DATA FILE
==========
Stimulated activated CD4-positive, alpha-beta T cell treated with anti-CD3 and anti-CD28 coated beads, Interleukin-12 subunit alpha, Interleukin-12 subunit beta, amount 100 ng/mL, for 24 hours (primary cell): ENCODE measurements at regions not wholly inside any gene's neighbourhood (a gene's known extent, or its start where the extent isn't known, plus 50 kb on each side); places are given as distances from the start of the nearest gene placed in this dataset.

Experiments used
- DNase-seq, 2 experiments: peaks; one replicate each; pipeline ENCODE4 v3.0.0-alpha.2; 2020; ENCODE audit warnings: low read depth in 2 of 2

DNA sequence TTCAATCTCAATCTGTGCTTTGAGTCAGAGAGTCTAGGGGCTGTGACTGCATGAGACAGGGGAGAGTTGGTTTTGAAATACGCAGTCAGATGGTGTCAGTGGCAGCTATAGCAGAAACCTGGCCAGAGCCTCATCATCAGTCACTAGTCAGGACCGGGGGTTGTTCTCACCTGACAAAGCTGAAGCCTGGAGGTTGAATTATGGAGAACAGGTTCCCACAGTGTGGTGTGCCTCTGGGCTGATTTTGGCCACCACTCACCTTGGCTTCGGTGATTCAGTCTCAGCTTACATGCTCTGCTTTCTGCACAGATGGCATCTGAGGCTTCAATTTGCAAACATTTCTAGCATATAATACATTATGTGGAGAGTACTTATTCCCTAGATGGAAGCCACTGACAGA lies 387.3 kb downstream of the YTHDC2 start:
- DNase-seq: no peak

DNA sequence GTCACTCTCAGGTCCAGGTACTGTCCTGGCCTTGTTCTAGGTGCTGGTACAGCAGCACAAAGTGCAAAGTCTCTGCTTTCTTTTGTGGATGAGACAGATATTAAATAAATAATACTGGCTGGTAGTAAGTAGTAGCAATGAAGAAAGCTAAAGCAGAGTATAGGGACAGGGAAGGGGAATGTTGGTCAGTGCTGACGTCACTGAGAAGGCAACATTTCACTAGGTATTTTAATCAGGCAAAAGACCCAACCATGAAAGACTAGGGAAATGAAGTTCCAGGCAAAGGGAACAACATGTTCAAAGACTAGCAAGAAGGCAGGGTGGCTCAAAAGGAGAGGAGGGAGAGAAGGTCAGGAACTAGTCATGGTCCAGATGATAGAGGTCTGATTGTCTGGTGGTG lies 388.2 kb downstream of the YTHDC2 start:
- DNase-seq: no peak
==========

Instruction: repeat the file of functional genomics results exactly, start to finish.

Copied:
Stimulated activated CD4-positive, alpha-beta T cell treated with anti-CD3 and anti-CD28 coated beads, Interleukin-12 subunit alpha, Interleukin-12 subunit beta, amount 100 ng/mL, for 24 hours (primary cell): ENCODE measurements at regions not wholly inside any gene's neighbourhood (a gene's known extent, or its start where the extent isn't known, plus 50 kb on each side); places are given as distances from the start of the nearest gene placed in this dataset.

Experiments used
- DNase-seq, 2 experiments: peaks; one replicate each; pipeline ENCODE4 v3.0.0-alpha.2; 2020; ENCODE audit warnings: low read depth in 2 of 2

DNA sequence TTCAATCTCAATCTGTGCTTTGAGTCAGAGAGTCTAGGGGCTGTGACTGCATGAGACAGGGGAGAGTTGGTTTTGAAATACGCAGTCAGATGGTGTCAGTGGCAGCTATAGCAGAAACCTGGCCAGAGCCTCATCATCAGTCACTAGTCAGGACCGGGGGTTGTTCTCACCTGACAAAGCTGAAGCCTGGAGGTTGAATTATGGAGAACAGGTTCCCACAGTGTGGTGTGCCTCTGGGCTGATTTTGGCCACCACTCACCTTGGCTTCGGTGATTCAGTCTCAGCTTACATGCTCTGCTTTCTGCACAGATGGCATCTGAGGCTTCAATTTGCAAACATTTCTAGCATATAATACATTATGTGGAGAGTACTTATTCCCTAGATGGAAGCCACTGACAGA lies 387.3 kb downstream of the YTHDC2 start:
- DNase-seq: no peak

DNA sequence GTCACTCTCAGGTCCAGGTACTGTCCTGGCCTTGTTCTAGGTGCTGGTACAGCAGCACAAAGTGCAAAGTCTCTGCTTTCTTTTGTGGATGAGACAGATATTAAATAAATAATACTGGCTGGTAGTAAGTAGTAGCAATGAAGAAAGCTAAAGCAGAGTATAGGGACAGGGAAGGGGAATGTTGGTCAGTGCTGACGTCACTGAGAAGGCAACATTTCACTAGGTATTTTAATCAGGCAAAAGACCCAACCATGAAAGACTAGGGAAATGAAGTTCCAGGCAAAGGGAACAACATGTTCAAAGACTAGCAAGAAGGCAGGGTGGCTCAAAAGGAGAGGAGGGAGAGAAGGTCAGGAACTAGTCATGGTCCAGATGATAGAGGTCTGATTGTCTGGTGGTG lies 388.2 kb downstream of the YTHDC2 start:
- DNase-seq: no peak